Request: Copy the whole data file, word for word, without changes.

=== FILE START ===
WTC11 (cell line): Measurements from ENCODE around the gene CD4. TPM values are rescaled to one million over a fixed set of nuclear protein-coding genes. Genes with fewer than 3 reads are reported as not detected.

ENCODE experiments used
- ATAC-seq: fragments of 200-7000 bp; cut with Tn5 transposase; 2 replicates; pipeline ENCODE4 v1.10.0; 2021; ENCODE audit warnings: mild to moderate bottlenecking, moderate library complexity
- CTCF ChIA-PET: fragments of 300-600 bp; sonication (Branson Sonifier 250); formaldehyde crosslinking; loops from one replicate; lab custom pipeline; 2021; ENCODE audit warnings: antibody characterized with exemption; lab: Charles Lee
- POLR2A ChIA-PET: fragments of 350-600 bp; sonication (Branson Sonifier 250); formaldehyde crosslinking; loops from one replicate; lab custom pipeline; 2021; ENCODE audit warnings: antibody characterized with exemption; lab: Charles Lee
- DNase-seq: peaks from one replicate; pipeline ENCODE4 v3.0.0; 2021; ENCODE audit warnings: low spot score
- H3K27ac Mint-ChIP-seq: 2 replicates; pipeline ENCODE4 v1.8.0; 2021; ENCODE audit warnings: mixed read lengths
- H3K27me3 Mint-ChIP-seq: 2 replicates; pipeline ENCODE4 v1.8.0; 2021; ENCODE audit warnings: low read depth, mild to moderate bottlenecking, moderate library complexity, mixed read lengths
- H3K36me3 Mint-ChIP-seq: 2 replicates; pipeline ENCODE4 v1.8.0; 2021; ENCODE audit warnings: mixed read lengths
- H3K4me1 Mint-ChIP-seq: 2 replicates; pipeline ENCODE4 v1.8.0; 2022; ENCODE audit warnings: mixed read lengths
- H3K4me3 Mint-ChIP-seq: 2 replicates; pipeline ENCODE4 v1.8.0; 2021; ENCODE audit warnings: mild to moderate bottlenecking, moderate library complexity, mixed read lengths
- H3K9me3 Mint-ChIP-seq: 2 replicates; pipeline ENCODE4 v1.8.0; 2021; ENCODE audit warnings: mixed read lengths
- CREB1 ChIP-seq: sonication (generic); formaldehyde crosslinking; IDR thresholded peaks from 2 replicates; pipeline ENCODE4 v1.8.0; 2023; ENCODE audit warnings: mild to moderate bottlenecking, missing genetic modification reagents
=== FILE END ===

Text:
WTC11 (cell line): Measurements from ENCODE around the gene CD4. TPM values are rescaled to one million over a fixed set of nuclear protein-coding genes. Genes with fewer than 3 reads are reported as not detected.

ENCODE experiments used
- ATAC-seq: fragments of 200-7000 bp; cut with Tn5 transposase; 2 replicates; pipeline ENCODE4 v1.10.0; 2021; ENCODE audit warnings: mild to moderate bottlenecking, moderate library complexity
- CTCF ChIA-PET: fragments of 300-600 bp; sonication (Branson Sonifier 250); formaldehyde crosslinking; loops from one replicate; lab custom pipeline; 2021; ENCODE audit warnings: antibody characterized with exemption; lab: Charles Lee
- POLR2A ChIA-PET: fragments of 350-600 bp; sonication (Branson Sonifier 250); formaldehyde crosslinking; loops from one replicate; lab custom pipeline; 2021; ENCODE audit warnings: antibody characterized with exemption; lab: Charles Lee
- DNase-seq: peaks from one replicate; pipeline ENCODE4 v3.0.0; 2021; ENCODE audit warnings: low spot score
- H3K27ac Mint-ChIP-seq: 2 replicates; pipeline ENCODE4 v1.8.0; 2021; ENCODE audit warnings: mixed read lengths
- H3K27me3 Mint-ChIP-seq: 2 replicates; pipeline ENCODE4 v1.8.0; 2021; ENCODE audit warnings: low read depth, mild to moderate bottlenecking, moderate library complexity, mixed read lengths
- H3K36me3 Mint-ChIP-seq: 2 replicates; pipeline ENCODE4 v1.8.0; 2021; ENCODE audit warnings: mixed read lengths
- H3K4me1 Mint-ChIP-seq: 2 replicates; pipeline ENCODE4 v1.8.0; 2022; ENCODE audit warnings: mixed read lengths
- H3K4me3 Mint-ChIP-seq: 2 replicates; pipeline ENCODE4 v1.8.0; 2021; ENCODE audit warnings: mild to moderate bottlenecking, moderate library complexity, mixed read lengths
- H3K9me3 Mint-ChIP-seq: 2 replicates; pipeline ENCODE4 v1.8.0; 2021; ENCODE audit warnings: mixed read lengths
- CREB1 ChIP-seq: sonication (generic); formaldehyde crosslinking; IDR thresholded peaks from 2 replicates; pipeline ENCODE4 v1.8.0; 2023; ENCODE audit warnings: mild to moderate bottlenecking, missing genetic modification reagents